Scrapbook One Hundred Seventeen Point Five…


Posted by Dal-

You might be wondering what to do with your mammoth tusk fragment from Forrest. Chuck and Terry made a really attractive shadow box for theirs with text from the original Scrapbook entry by Forrest, the fragment and the note that came with the piece of tusk.


The text in the shadow box reads:
“Mammoths roamed all over the Americas, and if you get way out into the countryside you might find one. That’s what we did, and we were many miles from a road on a friend’s ranch in northeastern New Mexico. We first found a large mammoth tooth. The enamel plates had broken apart and the wear patterns said it belonged to a very old animal. A mile or so farther, as we walked along a softly flowing stream of water, I discovered a tusk. It had been exposed to the elements for a long time because the ivory had dried and layers were popping off in fragments. I guessed it was a mammoth because mastodons are not commonly found in the Southwest. I started excavating in the cement-like clay that engulfed the tusk. It was a hot summer day, and the bursitis-inducing work with a small handpick progressed slowly. Meanwhile my ranch friend scavenged the surrounding area, searching for artifacts. Suddenly he discovered a knife eroding from the bank. It was of useful size and made of Edwards Plateau flint. Heavy damage on both blade edges indicated that it may have been used to cut meat from bone. We knew that tool could not be associated with the mammoth because the flake patterns were not Clovis technology, and Clovis man was the only human known to kill the great beasts. I continued working as the sun burned low in the sky. Finally the tusk was completely uncovered and I took this photo. The mammoth tusk weighed 70 pounds when we lifted it into the bed of the pickup. Over the years it has dried and crumbled into a sad semblance of what it used to be. If one should grasp a chunk of an ancient mammoth in one’s hand and close one’s eyes, who knows what thoughts might flow into one’s fertile mind? I always intended to go back to my friend’s ranch and dig out the mammoth skull. But it’s been thirty years since I walked along that softly flowing stream of water, and now, at age 84 …  it’s just too much for me. ”

This is the note from Forrest that came with the tusk specimen.


The text under the note in the shadow box reads:
“Look quickly down, there is a chunk below you are welcome to touch.”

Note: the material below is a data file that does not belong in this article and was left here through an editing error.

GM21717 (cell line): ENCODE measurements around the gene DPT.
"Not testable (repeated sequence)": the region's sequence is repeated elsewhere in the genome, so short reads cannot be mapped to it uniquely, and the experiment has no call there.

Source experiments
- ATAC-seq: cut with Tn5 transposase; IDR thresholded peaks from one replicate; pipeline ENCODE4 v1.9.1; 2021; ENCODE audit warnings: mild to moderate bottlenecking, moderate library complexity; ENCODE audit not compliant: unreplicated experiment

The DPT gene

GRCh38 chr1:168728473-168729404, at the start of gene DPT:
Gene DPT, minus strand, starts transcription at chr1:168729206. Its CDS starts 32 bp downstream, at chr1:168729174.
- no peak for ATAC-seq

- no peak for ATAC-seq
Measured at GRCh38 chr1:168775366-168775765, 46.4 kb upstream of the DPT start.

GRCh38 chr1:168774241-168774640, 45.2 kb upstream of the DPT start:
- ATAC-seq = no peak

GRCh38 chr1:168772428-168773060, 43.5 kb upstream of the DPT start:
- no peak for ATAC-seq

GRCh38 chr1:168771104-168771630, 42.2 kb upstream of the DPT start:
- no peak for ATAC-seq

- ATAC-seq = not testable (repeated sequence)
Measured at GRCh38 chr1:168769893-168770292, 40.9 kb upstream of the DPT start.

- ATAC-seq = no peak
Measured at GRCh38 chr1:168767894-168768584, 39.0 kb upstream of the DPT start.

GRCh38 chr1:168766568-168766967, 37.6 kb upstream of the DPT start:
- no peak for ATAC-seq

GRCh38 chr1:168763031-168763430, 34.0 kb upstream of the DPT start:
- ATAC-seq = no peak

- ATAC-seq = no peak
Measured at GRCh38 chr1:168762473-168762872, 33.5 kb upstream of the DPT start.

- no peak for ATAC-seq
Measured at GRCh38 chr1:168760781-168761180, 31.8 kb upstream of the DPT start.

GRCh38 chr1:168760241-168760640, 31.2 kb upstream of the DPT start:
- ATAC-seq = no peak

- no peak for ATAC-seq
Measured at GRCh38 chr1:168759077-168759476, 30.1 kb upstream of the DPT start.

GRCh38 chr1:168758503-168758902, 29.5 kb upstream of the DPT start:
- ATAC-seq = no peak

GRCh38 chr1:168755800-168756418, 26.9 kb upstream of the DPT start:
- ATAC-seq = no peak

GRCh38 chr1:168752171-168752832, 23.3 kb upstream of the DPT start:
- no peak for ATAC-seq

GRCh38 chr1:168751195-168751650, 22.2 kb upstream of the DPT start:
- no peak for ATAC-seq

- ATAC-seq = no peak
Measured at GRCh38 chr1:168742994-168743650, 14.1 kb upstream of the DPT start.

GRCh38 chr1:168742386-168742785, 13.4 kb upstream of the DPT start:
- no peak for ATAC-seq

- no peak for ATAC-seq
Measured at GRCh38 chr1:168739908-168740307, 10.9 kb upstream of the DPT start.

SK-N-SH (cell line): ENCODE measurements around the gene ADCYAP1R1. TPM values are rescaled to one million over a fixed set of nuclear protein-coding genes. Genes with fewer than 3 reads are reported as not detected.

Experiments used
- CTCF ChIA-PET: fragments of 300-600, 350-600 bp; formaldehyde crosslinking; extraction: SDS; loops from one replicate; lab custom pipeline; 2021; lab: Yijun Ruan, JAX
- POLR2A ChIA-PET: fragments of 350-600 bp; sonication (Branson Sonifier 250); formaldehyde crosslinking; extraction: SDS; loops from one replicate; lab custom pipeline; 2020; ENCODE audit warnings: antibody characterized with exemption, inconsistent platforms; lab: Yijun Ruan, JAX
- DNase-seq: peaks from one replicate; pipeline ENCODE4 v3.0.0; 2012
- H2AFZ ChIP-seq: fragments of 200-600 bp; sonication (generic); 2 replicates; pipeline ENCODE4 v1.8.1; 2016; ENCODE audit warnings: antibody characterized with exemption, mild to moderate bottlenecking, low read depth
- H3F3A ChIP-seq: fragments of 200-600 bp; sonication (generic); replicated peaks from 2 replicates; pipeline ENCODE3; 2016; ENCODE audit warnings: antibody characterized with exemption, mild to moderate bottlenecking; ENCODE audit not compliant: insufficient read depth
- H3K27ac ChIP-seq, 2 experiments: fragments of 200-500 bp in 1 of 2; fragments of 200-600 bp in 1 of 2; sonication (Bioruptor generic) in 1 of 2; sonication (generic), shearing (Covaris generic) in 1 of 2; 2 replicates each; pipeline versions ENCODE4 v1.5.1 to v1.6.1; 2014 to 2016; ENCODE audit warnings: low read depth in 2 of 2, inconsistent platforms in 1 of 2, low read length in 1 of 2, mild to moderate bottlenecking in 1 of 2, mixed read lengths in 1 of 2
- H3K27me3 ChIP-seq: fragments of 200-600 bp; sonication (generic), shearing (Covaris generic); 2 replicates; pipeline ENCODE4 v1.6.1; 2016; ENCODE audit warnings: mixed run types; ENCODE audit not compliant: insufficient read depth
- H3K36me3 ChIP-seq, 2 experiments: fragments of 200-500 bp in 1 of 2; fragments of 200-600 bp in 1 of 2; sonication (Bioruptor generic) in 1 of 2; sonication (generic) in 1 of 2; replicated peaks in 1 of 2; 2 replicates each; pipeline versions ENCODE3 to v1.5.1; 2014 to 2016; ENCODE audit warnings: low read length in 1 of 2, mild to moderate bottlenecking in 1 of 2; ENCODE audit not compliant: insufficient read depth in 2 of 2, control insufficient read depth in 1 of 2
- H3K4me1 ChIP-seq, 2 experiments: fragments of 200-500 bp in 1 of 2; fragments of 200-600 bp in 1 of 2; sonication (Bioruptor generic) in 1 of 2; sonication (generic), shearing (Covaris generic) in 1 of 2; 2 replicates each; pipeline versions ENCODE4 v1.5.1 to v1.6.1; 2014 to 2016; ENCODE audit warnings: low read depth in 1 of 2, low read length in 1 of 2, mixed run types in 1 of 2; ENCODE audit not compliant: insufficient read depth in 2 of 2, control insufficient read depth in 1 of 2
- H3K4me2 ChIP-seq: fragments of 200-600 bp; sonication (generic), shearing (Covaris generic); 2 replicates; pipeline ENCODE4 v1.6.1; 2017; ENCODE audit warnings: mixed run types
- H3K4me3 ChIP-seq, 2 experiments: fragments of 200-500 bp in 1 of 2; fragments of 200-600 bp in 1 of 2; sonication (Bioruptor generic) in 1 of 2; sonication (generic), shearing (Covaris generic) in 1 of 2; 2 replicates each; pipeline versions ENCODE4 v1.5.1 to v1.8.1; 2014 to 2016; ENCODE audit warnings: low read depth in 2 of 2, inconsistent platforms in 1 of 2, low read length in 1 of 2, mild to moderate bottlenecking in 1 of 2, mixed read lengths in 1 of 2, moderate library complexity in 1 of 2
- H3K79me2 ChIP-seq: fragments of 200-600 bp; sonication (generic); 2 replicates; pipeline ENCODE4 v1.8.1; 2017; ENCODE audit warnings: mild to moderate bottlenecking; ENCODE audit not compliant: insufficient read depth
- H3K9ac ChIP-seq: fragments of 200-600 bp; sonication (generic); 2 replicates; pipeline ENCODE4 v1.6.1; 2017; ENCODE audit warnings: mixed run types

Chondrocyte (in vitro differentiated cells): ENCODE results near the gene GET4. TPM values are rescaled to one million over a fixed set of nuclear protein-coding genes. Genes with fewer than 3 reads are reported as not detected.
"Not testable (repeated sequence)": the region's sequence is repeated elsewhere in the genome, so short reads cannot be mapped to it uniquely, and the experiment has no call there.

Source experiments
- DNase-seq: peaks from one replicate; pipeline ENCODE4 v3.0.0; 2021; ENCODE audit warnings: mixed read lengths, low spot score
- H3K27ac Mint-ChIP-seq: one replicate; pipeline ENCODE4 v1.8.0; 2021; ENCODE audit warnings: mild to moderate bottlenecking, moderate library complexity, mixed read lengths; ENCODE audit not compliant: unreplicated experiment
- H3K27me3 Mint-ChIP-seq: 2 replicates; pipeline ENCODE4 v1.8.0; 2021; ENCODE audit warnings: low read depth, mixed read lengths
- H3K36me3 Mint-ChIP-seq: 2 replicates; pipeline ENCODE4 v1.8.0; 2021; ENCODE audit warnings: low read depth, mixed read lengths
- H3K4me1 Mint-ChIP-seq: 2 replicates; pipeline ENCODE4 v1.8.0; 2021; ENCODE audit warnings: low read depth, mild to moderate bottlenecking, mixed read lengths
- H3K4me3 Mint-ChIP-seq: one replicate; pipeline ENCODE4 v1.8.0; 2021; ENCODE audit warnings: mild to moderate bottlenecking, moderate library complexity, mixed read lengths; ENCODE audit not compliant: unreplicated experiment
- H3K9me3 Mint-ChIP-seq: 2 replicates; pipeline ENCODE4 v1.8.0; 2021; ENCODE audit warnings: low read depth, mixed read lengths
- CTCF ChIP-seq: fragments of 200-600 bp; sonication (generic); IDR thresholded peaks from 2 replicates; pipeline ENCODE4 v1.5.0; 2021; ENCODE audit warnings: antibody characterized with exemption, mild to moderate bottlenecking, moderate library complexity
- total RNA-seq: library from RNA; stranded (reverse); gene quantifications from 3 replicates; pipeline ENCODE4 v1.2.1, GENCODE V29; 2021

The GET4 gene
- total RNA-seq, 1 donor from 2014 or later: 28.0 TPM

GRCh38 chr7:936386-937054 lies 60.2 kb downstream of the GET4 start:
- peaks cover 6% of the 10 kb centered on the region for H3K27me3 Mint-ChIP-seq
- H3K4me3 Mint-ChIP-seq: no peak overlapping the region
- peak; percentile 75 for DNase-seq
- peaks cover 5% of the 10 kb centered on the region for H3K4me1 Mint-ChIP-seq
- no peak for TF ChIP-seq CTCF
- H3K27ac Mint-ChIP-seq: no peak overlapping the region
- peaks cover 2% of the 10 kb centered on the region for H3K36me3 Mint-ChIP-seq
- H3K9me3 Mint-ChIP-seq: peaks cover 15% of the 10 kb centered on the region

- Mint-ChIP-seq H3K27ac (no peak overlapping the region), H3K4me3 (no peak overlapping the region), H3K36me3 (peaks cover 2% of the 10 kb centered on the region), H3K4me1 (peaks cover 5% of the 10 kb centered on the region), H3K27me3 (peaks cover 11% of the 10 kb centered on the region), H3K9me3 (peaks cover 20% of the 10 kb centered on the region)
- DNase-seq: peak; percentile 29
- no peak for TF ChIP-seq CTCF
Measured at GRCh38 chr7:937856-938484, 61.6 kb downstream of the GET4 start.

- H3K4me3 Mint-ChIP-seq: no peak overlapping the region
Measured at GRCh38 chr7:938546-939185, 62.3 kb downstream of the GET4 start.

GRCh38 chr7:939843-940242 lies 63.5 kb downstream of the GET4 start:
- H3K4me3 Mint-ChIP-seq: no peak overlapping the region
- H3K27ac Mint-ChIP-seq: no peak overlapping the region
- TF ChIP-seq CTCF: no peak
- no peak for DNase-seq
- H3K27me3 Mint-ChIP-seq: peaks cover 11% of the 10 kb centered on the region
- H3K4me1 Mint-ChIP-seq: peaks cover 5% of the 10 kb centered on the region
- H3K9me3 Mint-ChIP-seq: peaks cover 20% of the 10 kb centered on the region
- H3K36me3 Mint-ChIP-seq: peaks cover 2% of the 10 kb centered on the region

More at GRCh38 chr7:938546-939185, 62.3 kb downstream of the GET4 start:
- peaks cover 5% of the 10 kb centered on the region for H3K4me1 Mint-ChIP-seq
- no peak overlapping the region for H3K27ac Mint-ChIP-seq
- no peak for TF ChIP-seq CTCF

30 thoughts on “Scrapbook One Hundred Seventeen Point Five…

  1. Wow,that looks great! I love the way you left a piece of the tusk outside of the display, and included the text of the story with it.I may copy this idea if thats ok.When i recieved my tusk and arrowhead i was so excited.(glorious mail day)The two items quickly became my favorite pieces in the lil collection of things i collect.Problem is, in my excitement i did not send forrest any money for these great pieces and feel a little bad about this. :(I was thinking about sending him some money for atleast a nice dinner or something.What do you guys think a nice dinner runs in his region?

    • Well, Geronimo’s is at the top of everyone’s list. As are their prices (but worth it). I’ll just damn betcha Forrest would be just as happy at the San Marcos Cafe and Feed Store.

  2. Great idea Chuck and Terry! I have been pondering what to do with my tusk piece as well. It is a very special piece and needs a very special place for all to enjoy (in my possession of course) and this may be the way. Receiving the tusk and arrowhead in the mail reminded me of how I felt as a child when I would get mail, which wasn’t often. Forrest is my new pen pal, but he doesn’t know it :).

  3. That is a way cool idea. Now I’m jealous many times over. I sent a SASE inside another envelope just before the deadline. Then, wouldn’t you know it, I got the SASE from the INSIDE of the other envelope in my mailbox on the day of the deadline…of course, it was addressed to me with about 4 times the necessary postage. I’m thinking that the cold affected the self-adhevise on the envelopes and they didn’t close securely. I’d like to think that’s what happened, anyway. It’s a mystery.

      • True, Deb. That one of the reasons I decided to let it go. 🙂 There’s that…and rules are rules. It’s my fault that I procrastinated sending the letter in the first place. And I’ll say it again…The grand prize is WAY NICE!!!

        Thanks again, Forrest!!!

  4. Nice display! I just received my fragment – thanks Forrest! I’m still waiting for my note though – it must be coming separately. 🙂

  5. Excellent presentation, cudos Terry and Chuck.
    I like the way you followed some of the ideals Forrest presented to us.
    Namely history should be touched or held on ones hand. Hanging the tusk fragment from a string was sheer genius.

    Sadly I was confined to my chair and was unable to get to the post office.
    Often the weather here in Mi does not treat my ole bones nicely.

    Best wishes to all

    • Chad, I’ll share my tusk with you. I received a beautiful arrowhead and am content with one piece if Forrest’s collection. If you would like the tusk, post your address here to my attention or send it Confidentially to Dal and I will send you my piece if 100,000 year old mammoth tusk. Pretty amazing to hold it!

  6. When my wife and I shared this with Forrest I told him we felt very special. I mean how many people have some mammoth tusk on display in their home they can grasp? I know we didn’t do a professional job on this sorta shadow box but we are very proud of it and great full for the samples you sent us. Who’d ever thought it would end up on Dal’s blog. Thank you Dal and all of you for your kind comments.

    Chuck & Terry

  7. Great idea!! Is there a pinterest for us treasure hunters !? I have a shelf in my living room
    decorated TTOTC…haha really though, awesome !

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